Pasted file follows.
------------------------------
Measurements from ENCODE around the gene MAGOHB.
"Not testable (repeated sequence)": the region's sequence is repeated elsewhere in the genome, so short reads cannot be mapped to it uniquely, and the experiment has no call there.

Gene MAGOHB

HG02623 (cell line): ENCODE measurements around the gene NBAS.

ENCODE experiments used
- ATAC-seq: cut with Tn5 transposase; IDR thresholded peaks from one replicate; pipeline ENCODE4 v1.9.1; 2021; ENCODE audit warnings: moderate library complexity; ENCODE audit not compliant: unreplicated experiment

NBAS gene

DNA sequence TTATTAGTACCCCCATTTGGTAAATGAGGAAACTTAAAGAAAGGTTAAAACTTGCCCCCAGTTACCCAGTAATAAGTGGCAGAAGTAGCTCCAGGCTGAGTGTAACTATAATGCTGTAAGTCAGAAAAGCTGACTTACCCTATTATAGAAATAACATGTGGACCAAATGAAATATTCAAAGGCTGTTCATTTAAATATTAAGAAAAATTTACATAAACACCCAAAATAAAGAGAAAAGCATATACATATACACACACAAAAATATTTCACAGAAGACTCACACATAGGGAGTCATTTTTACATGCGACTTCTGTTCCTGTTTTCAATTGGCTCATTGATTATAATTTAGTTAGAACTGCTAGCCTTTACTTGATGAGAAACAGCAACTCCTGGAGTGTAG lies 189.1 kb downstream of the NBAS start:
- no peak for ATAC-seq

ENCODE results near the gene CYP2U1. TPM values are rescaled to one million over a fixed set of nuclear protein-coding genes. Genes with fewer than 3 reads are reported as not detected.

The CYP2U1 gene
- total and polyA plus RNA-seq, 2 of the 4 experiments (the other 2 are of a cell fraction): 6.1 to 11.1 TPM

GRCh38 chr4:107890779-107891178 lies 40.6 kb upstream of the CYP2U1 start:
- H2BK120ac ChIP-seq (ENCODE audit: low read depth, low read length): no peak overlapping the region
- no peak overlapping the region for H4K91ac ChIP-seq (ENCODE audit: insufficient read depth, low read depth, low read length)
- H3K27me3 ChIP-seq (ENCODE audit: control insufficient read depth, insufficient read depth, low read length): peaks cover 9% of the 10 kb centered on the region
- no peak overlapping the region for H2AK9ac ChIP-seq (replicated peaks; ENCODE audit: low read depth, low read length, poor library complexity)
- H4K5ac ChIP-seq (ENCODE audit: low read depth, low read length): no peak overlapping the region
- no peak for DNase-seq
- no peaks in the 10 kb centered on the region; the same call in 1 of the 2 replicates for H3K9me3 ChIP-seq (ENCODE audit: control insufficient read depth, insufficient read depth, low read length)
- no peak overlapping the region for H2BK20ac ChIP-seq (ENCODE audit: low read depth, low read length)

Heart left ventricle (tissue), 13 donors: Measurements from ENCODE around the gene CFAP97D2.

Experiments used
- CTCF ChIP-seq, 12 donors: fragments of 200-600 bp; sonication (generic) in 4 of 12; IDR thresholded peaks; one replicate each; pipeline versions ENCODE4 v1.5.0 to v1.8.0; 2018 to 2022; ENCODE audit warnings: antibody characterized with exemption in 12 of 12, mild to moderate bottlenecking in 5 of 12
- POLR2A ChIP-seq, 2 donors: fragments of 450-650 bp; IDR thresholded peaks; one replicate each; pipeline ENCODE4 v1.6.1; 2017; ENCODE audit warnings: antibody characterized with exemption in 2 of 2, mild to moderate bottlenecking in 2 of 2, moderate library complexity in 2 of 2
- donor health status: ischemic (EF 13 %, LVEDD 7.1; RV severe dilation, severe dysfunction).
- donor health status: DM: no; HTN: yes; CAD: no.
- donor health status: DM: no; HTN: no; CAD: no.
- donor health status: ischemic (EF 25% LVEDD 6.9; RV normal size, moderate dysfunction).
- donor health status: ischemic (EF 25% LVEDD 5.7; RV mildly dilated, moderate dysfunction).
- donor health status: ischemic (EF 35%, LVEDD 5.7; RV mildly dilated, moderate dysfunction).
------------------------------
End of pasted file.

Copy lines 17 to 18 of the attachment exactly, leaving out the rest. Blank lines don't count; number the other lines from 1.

- no peak overlapping the region for H2AK9ac ChIP-seq (replicated peaks; ENCODE audit: low read depth, low read length, poor library complexity)
- H4K5ac ChIP-seq (ENCODE audit: low read depth, low read length): no peak overlapping the region